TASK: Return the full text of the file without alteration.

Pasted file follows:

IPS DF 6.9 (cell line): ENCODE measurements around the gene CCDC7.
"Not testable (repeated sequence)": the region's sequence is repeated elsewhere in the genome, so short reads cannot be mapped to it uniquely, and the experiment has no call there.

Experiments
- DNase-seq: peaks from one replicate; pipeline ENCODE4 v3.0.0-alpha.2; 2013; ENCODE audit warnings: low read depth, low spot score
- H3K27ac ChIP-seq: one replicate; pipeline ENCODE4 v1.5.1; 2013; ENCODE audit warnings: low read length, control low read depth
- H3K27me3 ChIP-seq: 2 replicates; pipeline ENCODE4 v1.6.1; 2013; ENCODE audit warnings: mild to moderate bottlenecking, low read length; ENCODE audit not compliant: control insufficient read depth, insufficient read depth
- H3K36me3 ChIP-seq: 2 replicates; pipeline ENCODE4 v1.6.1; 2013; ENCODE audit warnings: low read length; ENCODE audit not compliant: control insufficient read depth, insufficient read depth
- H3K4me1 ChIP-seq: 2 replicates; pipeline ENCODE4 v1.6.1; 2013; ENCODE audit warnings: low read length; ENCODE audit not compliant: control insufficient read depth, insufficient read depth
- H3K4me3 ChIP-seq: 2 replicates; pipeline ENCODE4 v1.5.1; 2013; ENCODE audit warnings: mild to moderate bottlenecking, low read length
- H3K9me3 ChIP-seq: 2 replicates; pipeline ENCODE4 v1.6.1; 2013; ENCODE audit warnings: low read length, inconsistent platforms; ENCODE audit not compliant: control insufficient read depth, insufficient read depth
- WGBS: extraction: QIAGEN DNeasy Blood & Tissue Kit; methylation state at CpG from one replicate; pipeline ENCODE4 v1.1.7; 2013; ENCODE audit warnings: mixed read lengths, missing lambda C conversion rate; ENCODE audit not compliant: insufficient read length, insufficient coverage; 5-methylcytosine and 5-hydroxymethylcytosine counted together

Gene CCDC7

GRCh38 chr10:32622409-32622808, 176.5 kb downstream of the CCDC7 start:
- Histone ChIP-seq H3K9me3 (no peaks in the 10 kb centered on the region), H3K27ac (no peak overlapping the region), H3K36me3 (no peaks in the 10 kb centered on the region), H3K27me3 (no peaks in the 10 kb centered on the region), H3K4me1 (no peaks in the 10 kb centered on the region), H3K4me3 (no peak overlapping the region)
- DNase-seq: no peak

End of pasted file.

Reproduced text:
IPS DF 6.9 (cell line): ENCODE measurements around the gene CCDC7.
"Not testable (repeated sequence)": the region's sequence is repeated elsewhere in the genome, so short reads cannot be mapped to it uniquely, and the experiment has no call there.

Experiments
- DNase-seq: peaks from one replicate; pipeline ENCODE4 v3.0.0-alpha.2; 2013; ENCODE audit warnings: low read depth, low spot score
- H3K27ac ChIP-seq: one replicate; pipeline ENCODE4 v1.5.1; 2013; ENCODE audit warnings: low read length, control low read depth
- H3K27me3 ChIP-seq: 2 replicates; pipeline ENCODE4 v1.6.1; 2013; ENCODE audit warnings: mild to moderate bottlenecking, low read length; ENCODE audit not compliant: control insufficient read depth, insufficient read depth
- H3K36me3 ChIP-seq: 2 replicates; pipeline ENCODE4 v1.6.1; 2013; ENCODE audit warnings: low read length; ENCODE audit not compliant: control insufficient read depth, insufficient read depth
- H3K4me1 ChIP-seq: 2 replicates; pipeline ENCODE4 v1.6.1; 2013; ENCODE audit warnings: low read length; ENCODE audit not compliant: control insufficient read depth, insufficient read depth
- H3K4me3 ChIP-seq: 2 replicates; pipeline ENCODE4 v1.5.1; 2013; ENCODE audit warnings: mild to moderate bottlenecking, low read length
- H3K9me3 ChIP-seq: 2 replicates; pipeline ENCODE4 v1.6.1; 2013; ENCODE audit warnings: low read length, inconsistent platforms; ENCODE audit not compliant: control insufficient read depth, insufficient read depth
- WGBS: extraction: QIAGEN DNeasy Blood & Tissue Kit; methylation state at CpG from one replicate; pipeline ENCODE4 v1.1.7; 2013; ENCODE audit warnings: mixed read lengths, missing lambda C conversion rate; ENCODE audit not compliant: insufficient read length, insufficient coverage; 5-methylcytosine and 5-hydroxymethylcytosine counted together

Gene CCDC7

GRCh38 chr10:32622409-32622808, 176.5 kb downstream of the CCDC7 start:
- Histone ChIP-seq H3K9me3 (no peaks in the 10 kb centered on the region), H3K27ac (no peak overlapping the region), H3K36me3 (no peaks in the 10 kb centered on the region), H3K27me3 (no peaks in the 10 kb centered on the region), H3K4me1 (no peaks in the 10 kb centered on the region), H3K4me3 (no peak overlapping the region)
- DNase-seq: no peak